Amazon Vendor Central is home to market-leading brands in almost every category. It’s where you’ll find all the household names; instead of battling it out with hundreds (or thousands) of startups and independent retailers on Amazon Seller Central, they tend to do business on the more exclusive, more strategic platform.
They’ve got good reason to be there. Amazon only invites brands it sees as valuable to its own competitive position to join Vendor Central. Once there, it gives them far more support, guidance and attention than most Sellers ever see.
If you’re a smaller business, your response to this might be that it’s alright for some. But don’t despair – Amazon Vendor Central is actually more accessible and more valuable to you than you probably realise. In fact, managed strategically, it could become one of your biggest generators of revenue.
But how do you figure out if it’s the right fit? And if it is, where do you get started
The benefits of Amazon Vendor Central
Businesses of any size should be careful of dismissing Amazon Vendor Central. Many do – they see it as closed and complex, and generally a worse version of Seller Central. But while it is complex, it’s definitely not worse. It’s just different.
On Amazon Vendor Central, you essentially sell to Amazon on a wholesale basis. They then sell onwards to consumers, rather than you selling to consumers direct, as you would on Seller Central.
This in of itself brings a number of benefits. You don’t have to worry about fulfilling orders, arranging postage and returns, or handling customer support. There’s also less pressure on you to manage inventory and potential stock-outs: Amazon raises a PO for your product and decides how much of it to warehouse. In today’s era of supply chain uncertainty, that’s a big bonus.
Another important upside is the level of brand control Amazon Vendor Central affords you. As anyone using Seller Central will know, that can be a real struggle – and the potential impacts to your business are significant. For retailers with large catalogues, it can be a battle to take ownership of product listings on Seller Central, and to get Amazon to push through changes to them. Basic optimisation requests are often ignored, and support tickets fall into black holes.
On Vendor Central, that’s not the case. There is far more support available: brands are given a dedicated Vendor Manager for the first year to help not only with troubleshooting, but also strategically leveraging deal events and advertising. Broadly speaking, the more you scale and bring value to their platform, the more support and attention they give you in return.
The challenges of Amazon Vendor Central
But that’s not to say it’s all smooth sailing and frankly, Amazon Vendor Central isn’t for everyone.
There’s no denying it’s a complex platform. While the support is better, it’s paired with a clunky interface, frictional processes and opaque terminology. Making it work requires time, effort and expertise – you can’t list and forget like you can (though shouldn’t!) on Seller Central.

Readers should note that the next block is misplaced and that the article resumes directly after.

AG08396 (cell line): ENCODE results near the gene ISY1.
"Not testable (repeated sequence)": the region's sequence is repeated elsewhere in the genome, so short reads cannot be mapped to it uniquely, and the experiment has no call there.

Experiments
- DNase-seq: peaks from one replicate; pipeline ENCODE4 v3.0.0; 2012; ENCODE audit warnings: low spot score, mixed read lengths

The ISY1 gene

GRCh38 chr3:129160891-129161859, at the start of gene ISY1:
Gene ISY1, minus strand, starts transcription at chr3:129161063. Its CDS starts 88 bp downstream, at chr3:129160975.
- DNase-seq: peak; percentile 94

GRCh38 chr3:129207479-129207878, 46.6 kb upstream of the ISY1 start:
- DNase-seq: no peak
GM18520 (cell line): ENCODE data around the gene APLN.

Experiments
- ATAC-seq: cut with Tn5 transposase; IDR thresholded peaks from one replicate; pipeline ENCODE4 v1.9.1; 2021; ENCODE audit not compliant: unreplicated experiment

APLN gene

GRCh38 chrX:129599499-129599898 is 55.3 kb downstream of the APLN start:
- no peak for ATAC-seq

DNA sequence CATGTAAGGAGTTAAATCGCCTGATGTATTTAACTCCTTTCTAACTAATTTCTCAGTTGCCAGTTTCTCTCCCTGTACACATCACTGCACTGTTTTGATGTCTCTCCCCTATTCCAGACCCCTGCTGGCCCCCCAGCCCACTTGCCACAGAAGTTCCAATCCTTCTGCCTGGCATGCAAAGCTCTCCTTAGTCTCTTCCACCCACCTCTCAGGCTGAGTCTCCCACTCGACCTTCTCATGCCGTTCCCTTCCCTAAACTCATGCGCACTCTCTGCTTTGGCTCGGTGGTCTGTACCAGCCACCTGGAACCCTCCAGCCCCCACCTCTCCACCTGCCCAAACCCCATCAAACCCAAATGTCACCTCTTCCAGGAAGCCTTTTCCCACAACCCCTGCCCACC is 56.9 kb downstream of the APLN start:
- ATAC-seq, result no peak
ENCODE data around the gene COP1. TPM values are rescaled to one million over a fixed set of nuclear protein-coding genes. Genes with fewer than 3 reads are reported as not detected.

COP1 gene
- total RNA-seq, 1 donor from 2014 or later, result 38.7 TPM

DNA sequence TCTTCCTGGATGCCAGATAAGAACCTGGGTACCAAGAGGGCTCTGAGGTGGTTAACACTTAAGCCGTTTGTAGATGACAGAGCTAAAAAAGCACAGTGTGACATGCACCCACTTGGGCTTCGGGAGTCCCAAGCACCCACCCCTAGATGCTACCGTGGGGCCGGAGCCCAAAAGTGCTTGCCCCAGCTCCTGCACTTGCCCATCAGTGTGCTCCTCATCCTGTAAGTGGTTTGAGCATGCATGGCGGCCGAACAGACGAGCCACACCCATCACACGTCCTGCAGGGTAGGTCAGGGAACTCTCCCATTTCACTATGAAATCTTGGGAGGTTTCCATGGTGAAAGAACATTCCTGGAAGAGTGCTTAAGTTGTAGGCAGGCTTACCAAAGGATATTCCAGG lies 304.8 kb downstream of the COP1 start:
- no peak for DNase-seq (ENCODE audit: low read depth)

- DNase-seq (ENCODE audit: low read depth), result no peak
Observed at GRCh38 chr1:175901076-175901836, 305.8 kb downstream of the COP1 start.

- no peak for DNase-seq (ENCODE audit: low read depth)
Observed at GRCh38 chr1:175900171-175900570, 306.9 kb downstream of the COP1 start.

The wholesale model had its downsides, too. Vendors get less control over pricing. Though Amazon will take recommended retail price into account, they’ll sometimes reduce it to undercut third party Sellers. This can interfere with margins which, for smaller businesses, might already be tight.
Likewise, the commission Amazon takes from sales is sometimes higher on Vendor Central. Rates set at sign-up are typically similar to the set rates on Seller Central, at ~15%, but they’re subject to increases and renegotiation annually.
Amazon Vendor Central works best for scaling businesses
Clearly, there are pros and cons. Figuring out if Amazon Vendor Central is a good fit for your business depends on your particular strengths, weaknesses and priorities – but there is, at the high level, a business profile that it’s generally better-suited to:
- B2B: Vendor Central is well-suited to businesses familiar with and set up to sell to other businesses, rather than direct to consumers. It’s even better for those who sell wholesale.
- Brand-focused: If brand protection and promotion is important to your business growth plans, Vendor Central is for you. It offers far more control over and optimisation of listings, and prevents you from having to compete with third-party Sellers of your own product.
- Scalable: Vendor Central becomes more valuable to you as you become more valuable to Amazon. If your sights are set on becoming a category leader, this is the place to do it. If you’re not quite at that stage yet, you might not see a return on investment right away.
- Strategic: Success on Vendor Central depends on having the time, resource and expertise to make it work well. Ideally, managing Amazon will be someone in your business’s full-time job, and they’ll have the support of other teams to execute on what needs to be done. Don’t prioritise it, and it won’t pay dividends.
The Strategic Guide to Driving Growth on Amazon Vendor Central in 2024 goes into more depth on the differences between Amazon Vendor Central and Seller Central, and the key things to consider when getting started with the platform. Download it [here], or get in touch to discuss your specific needs.